Updated revenue guidance on employee classification post Karshan

10 July 2024 3 min read

By Matthew Graham and Orla O'Leary

At a glance

  • In October 2023, the Irish Supreme Court ruled that Domino’s Pizza delivery drivers are employees, not contractors, introducing a new five-criteria test (Karshan Test) to determine employment status.
  • The Karshan Test includes the Work / Wage Bargain, Substitution Test, Control Test, consideration of all circumstances of the contract, and the legislative context.
  • Employers are advised to re-evaluate their contracting arrangements.
  • Certain industries, including construction, domestic work, courier services, media, the public sector, and platform workers, are likely to be significantly impacted by these new guidelines.
  • The Karshan decision is part of a broader international response to the ‘gig economy’. 


In October 2023, the Irish Supreme Court held that Domino’s Pizza delivery drivers are employees rather than contractors, enumerating in their judgment a new test of five key criteria to determine employment status (Karshan Test). 

Employment status can have wide ranging tax and employment law implications. Where employers misclassify employees as contractors, they risk exposure to employment claims as well backdated taxes, interest and penalties. Employers should re-evaluate ongoing contracting arrangements according to the new criteria to minimise risk.

Revenue Guidelines

The Karshan Test has a five-pronged approach, which was interpreted by the Revenue Commissioners as follows:

  1. Work / Wage Bargain – Does the contract involve 'Payment by a business to a worker for a service, whether agreed in writing or not, whether the work is carried out on a once off basis or a continuous basis'?             
  2. Substitution Test – Does the contract impose restrictions which impede the ability of a worker to appoint a substitute?
  3. Control Test – Does the business have the ability, authority or right to exercise control over the worker concerning what, how, when or where work should be completed? 


    Each of the first three questions should be considered in a simple yes / no manner. If the answer to any of the initial three steps is 'No', the individual will not be regarded as an employee. 

    If the answer to any of the three questions is 'Yes' consideration then needs to be given to the more nuanced final steps.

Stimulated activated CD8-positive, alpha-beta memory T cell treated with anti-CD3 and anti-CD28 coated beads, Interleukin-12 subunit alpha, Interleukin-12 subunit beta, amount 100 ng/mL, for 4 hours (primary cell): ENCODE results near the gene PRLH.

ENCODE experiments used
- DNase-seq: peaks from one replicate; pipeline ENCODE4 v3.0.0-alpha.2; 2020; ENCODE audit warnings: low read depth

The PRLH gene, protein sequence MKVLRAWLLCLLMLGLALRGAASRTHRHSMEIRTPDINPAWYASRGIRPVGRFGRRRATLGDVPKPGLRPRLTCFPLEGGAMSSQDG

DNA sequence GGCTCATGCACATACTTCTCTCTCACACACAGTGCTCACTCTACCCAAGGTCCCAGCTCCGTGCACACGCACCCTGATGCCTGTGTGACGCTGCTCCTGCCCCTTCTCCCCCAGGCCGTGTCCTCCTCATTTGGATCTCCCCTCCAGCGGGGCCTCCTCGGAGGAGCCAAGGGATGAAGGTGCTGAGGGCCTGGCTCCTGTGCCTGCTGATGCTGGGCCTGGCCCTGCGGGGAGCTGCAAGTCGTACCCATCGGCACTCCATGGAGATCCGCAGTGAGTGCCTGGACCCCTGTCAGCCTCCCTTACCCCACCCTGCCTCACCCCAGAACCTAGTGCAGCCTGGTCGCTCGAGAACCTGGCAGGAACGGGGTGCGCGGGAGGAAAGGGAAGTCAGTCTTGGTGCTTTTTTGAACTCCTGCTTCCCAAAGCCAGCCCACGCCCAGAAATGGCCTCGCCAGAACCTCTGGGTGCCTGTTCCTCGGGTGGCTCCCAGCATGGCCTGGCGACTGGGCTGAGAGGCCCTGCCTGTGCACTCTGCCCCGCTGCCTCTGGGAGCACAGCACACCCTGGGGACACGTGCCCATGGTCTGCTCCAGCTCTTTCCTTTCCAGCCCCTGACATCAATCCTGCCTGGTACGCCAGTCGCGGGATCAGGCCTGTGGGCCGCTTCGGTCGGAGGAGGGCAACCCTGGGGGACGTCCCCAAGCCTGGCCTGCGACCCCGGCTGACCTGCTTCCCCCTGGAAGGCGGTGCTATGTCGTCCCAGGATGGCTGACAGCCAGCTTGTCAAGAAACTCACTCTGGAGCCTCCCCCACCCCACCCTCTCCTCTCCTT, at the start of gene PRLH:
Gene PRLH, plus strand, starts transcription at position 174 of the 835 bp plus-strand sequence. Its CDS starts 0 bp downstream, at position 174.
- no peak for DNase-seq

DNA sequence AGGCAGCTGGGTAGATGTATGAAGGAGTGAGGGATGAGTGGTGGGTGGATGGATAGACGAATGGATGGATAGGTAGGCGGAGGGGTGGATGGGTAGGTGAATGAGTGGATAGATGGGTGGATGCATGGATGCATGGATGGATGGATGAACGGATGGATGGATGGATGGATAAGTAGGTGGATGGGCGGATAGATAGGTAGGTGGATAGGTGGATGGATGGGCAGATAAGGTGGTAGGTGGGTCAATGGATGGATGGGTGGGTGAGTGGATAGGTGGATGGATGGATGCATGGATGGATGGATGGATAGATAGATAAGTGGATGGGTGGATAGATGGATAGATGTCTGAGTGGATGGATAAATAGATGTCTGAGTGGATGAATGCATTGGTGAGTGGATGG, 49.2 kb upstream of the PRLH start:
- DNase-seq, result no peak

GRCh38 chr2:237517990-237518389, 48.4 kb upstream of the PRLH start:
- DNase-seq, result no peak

4. All the Circumstances of the Contract – Consideration must be given to the entire factual matrix of the engagement, stepping beyond any written agreement to consider the arrangement in practice.
  5. The Legislative Context - Legislation which requires certain workers to be classed as either employees or contractors should also be considered.
Heavily Impacted industries

The Revenue Commissioners have highlighted that several industries are likely to be disproportionately impacted by the new guidelines. Employers in construction, domestic work, courier services, media, the public sector and, those who employ platform workers are especially likely to be affected. The high degree of control exercised over workers, the proliferation of contractors and various industry specific norms increase the risk profile of these sectors and make them likely to face future challenges. 

The Karshan decision can be viewed as part of a broader international response to the growing 'gig economy'. The UK have recently adjudicated on similar issues in the Uber BV & Ors v Aslam & Ors (2021) case. We can expect to see further developments globally on this issue, which may impact Ireland in the medium to long term. 

Revenue Commissioner guidance only relates to tax, and it is possible the Courts or the Irish employment tribunal (the Workplace Relations Commission) could interpret the criteria for employee status in a different way. In practice, in our view, it is likely the principles of Karshan will be broadly applicable.